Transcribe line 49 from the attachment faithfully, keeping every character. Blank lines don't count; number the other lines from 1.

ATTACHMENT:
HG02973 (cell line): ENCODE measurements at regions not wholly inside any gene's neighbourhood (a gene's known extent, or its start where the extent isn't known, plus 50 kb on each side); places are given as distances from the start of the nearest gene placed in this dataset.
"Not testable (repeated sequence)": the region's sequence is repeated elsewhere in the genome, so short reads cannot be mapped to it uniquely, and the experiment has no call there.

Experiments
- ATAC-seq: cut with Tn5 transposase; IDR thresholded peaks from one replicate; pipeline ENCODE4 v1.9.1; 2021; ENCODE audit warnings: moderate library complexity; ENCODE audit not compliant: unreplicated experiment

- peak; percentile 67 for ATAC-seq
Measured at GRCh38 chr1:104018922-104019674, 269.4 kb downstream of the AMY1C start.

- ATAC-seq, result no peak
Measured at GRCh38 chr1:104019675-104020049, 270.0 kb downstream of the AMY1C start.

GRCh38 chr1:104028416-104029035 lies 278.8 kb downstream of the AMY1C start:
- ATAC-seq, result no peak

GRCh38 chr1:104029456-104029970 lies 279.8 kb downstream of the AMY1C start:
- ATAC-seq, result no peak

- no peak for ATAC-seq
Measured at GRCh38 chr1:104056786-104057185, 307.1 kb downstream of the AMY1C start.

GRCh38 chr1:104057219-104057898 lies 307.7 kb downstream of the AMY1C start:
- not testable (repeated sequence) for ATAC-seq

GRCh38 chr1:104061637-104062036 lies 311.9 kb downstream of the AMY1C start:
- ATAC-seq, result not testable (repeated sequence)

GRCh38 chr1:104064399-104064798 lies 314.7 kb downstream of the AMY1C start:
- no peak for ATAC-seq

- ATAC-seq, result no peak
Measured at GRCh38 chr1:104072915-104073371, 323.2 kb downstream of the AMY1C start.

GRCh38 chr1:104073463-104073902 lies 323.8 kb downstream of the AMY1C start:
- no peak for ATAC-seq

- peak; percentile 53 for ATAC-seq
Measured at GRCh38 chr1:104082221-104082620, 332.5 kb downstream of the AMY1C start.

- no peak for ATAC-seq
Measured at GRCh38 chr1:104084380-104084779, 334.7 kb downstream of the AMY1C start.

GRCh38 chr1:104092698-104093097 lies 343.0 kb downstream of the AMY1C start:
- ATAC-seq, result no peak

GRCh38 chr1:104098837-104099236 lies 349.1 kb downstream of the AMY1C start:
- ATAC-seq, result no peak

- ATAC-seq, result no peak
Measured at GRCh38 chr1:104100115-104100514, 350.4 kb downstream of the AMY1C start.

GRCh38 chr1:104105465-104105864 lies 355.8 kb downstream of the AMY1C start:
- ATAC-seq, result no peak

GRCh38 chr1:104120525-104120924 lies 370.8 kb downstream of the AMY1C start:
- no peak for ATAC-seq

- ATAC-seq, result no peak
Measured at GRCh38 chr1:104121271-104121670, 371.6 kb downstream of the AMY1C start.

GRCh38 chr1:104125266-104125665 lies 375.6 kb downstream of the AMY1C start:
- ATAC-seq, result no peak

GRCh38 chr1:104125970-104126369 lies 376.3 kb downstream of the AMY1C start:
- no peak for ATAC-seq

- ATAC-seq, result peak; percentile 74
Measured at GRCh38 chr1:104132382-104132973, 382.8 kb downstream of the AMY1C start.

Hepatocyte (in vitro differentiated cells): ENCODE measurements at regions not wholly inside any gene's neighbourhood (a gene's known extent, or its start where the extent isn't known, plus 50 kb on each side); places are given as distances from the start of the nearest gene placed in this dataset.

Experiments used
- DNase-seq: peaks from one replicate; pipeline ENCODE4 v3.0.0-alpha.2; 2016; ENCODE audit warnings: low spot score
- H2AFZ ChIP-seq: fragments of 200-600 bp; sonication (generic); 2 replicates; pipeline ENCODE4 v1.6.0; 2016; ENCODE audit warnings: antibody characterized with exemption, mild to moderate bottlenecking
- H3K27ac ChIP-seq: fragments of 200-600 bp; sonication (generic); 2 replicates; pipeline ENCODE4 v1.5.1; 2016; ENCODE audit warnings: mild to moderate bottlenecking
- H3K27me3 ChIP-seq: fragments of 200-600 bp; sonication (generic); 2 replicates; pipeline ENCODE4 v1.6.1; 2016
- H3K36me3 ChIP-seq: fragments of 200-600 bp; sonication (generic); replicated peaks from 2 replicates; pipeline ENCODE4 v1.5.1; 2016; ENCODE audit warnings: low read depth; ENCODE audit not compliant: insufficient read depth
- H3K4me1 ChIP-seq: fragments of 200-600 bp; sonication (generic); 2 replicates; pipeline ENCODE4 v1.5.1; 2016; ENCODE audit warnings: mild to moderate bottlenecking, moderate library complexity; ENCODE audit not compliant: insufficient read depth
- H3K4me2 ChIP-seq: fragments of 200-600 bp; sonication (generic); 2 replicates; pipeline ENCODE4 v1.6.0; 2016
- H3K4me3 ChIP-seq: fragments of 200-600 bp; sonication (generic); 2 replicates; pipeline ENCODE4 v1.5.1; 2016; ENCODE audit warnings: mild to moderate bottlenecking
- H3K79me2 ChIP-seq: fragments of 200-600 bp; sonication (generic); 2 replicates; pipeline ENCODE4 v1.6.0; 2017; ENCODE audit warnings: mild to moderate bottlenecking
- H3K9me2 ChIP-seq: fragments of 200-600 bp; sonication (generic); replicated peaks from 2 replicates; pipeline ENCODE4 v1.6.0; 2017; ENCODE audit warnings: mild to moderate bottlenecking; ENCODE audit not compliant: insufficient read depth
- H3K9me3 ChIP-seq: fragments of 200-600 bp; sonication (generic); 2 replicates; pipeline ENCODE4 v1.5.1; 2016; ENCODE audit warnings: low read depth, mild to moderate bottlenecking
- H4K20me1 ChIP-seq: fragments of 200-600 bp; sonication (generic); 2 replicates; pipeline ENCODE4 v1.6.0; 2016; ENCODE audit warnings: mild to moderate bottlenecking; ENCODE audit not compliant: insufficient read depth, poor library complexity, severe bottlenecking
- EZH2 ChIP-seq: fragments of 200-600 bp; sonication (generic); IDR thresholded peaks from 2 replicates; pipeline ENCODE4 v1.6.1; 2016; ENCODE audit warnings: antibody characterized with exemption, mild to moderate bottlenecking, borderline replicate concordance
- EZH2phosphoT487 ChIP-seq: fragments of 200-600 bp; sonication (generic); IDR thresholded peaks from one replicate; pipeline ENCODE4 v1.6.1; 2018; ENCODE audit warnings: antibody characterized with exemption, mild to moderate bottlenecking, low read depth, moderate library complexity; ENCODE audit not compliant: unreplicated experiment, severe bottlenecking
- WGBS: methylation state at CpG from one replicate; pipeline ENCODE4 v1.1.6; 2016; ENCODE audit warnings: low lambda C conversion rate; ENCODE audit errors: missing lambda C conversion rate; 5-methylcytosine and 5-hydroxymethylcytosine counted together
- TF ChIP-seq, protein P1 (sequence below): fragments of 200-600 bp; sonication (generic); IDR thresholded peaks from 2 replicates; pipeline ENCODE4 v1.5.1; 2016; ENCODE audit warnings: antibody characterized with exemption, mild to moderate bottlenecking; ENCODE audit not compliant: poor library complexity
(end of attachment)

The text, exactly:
- DNase-seq: peaks from one replicate; pipeline ENCODE4 v3.0.0-alpha.2; 2016; ENCODE audit warnings: low spot score